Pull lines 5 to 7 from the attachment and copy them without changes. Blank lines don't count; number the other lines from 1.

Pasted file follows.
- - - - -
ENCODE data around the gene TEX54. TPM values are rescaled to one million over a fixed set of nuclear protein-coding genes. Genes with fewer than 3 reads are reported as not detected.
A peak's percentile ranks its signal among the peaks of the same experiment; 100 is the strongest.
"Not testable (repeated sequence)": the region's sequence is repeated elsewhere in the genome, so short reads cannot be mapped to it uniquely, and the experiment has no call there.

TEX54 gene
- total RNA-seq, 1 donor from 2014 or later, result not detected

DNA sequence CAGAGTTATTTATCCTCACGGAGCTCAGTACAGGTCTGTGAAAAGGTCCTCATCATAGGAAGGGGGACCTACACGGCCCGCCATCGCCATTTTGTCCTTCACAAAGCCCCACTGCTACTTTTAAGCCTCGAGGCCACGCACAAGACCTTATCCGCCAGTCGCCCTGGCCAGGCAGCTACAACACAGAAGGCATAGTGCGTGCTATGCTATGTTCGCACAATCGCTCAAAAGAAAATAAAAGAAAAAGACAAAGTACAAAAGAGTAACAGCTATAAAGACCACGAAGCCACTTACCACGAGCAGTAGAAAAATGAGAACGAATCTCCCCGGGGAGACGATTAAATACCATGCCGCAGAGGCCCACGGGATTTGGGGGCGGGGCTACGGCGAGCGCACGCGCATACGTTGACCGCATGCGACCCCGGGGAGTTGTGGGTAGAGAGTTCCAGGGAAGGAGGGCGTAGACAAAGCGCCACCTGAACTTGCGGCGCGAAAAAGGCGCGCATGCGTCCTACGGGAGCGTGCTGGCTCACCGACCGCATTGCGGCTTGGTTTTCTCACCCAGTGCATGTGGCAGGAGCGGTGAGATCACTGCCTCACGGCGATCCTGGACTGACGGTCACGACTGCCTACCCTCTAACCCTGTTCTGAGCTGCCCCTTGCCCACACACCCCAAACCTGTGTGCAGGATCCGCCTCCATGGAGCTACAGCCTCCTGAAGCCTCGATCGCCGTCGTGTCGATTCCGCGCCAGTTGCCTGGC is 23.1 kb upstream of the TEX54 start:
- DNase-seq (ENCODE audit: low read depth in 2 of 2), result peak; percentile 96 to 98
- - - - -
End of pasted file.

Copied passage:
- total RNA-seq, 1 donor from 2014 or later, result not detected

DNA sequence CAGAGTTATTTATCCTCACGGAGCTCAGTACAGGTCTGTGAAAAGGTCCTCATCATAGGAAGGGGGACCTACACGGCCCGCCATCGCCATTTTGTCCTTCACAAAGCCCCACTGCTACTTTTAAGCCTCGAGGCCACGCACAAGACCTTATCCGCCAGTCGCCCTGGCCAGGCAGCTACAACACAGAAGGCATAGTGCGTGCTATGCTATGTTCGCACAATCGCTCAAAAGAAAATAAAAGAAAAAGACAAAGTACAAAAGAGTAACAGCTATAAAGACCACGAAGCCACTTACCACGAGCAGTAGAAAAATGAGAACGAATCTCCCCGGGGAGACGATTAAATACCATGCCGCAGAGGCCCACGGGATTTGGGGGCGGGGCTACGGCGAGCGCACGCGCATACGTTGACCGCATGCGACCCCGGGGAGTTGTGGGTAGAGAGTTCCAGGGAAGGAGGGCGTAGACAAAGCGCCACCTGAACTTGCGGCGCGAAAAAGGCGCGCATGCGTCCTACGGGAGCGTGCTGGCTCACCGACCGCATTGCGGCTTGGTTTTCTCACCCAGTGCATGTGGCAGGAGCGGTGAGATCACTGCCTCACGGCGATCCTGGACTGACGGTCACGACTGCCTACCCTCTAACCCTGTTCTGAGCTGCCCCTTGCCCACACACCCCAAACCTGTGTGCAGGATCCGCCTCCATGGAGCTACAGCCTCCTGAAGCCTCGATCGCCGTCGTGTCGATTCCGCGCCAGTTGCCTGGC is 23.1 kb upstream of the TEX54 start:
- DNase-seq (ENCODE audit: low read depth in 2 of 2), result peak; percentile 96 to 98